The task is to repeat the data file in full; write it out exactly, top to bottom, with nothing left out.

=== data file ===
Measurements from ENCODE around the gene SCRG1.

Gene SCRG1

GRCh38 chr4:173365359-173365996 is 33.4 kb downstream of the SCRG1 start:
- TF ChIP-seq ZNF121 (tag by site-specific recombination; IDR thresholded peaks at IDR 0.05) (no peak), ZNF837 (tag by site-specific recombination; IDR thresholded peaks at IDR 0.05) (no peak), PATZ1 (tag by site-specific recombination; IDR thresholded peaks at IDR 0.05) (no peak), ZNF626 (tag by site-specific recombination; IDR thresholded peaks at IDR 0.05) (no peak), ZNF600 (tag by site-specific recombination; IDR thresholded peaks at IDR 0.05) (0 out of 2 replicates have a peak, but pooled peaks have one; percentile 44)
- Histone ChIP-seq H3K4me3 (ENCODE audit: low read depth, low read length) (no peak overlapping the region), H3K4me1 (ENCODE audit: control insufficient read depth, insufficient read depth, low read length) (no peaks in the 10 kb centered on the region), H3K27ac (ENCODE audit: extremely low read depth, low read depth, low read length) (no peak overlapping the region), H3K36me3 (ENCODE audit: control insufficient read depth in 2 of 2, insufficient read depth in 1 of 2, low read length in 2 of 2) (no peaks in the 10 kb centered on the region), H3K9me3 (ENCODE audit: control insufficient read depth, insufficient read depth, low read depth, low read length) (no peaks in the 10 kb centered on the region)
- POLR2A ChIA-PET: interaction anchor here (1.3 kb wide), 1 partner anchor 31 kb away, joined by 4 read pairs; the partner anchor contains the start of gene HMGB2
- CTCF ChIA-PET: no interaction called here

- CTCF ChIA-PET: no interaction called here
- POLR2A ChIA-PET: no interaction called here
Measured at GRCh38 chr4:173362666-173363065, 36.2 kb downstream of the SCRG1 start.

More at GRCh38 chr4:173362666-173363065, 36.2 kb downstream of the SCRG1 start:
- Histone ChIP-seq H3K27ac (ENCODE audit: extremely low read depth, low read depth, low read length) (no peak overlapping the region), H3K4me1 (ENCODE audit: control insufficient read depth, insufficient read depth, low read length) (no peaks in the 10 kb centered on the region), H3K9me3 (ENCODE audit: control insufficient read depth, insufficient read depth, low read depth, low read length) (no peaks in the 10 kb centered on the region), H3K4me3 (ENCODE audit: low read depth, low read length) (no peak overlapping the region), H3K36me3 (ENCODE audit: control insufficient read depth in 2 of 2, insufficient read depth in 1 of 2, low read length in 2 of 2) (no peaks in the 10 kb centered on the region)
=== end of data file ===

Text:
Measurements from ENCODE around the gene SCRG1.

Gene SCRG1

GRCh38 chr4:173365359-173365996 is 33.4 kb downstream of the SCRG1 start:
- TF ChIP-seq ZNF121 (tag by site-specific recombination; IDR thresholded peaks at IDR 0.05) (no peak), ZNF837 (tag by site-specific recombination; IDR thresholded peaks at IDR 0.05) (no peak), PATZ1 (tag by site-specific recombination; IDR thresholded peaks at IDR 0.05) (no peak), ZNF626 (tag by site-specific recombination; IDR thresholded peaks at IDR 0.05) (no peak), ZNF600 (tag by site-specific recombination; IDR thresholded peaks at IDR 0.05) (0 out of 2 replicates have a peak, but pooled peaks have one; percentile 44)
- Histone ChIP-seq H3K4me3 (ENCODE audit: low read depth, low read length) (no peak overlapping the region), H3K4me1 (ENCODE audit: control insufficient read depth, insufficient read depth, low read length) (no peaks in the 10 kb centered on the region), H3K27ac (ENCODE audit: extremely low read depth, low read depth, low read length) (no peak overlapping the region), H3K36me3 (ENCODE audit: control insufficient read depth in 2 of 2, insufficient read depth in 1 of 2, low read length in 2 of 2) (no peaks in the 10 kb centered on the region), H3K9me3 (ENCODE audit: control insufficient read depth, insufficient read depth, low read depth, low read length) (no peaks in the 10 kb centered on the region)
- POLR2A ChIA-PET: interaction anchor here (1.3 kb wide), 1 partner anchor 31 kb away, joined by 4 read pairs; the partner anchor contains the start of gene HMGB2
- CTCF ChIA-PET: no interaction called here

- CTCF ChIA-PET: no interaction called here
- POLR2A ChIA-PET: no interaction called here
Measured at GRCh38 chr4:173362666-173363065, 36.2 kb downstream of the SCRG1 start.

More at GRCh38 chr4:173362666-173363065, 36.2 kb downstream of the SCRG1 start:
- Histone ChIP-seq H3K27ac (ENCODE audit: extremely low read depth, low read depth, low read length) (no peak overlapping the region), H3K4me1 (ENCODE audit: control insufficient read depth, insufficient read depth, low read length) (no peaks in the 10 kb centered on the region), H3K9me3 (ENCODE audit: control insufficient read depth, insufficient read depth, low read depth, low read length) (no peaks in the 10 kb centered on the region), H3K4me3 (ENCODE audit: low read depth, low read length) (no peak overlapping the region), H3K36me3 (ENCODE audit: control insufficient read depth in 2 of 2, insufficient read depth in 1 of 2, low read length in 2 of 2) (no peaks in the 10 kb centered on the region)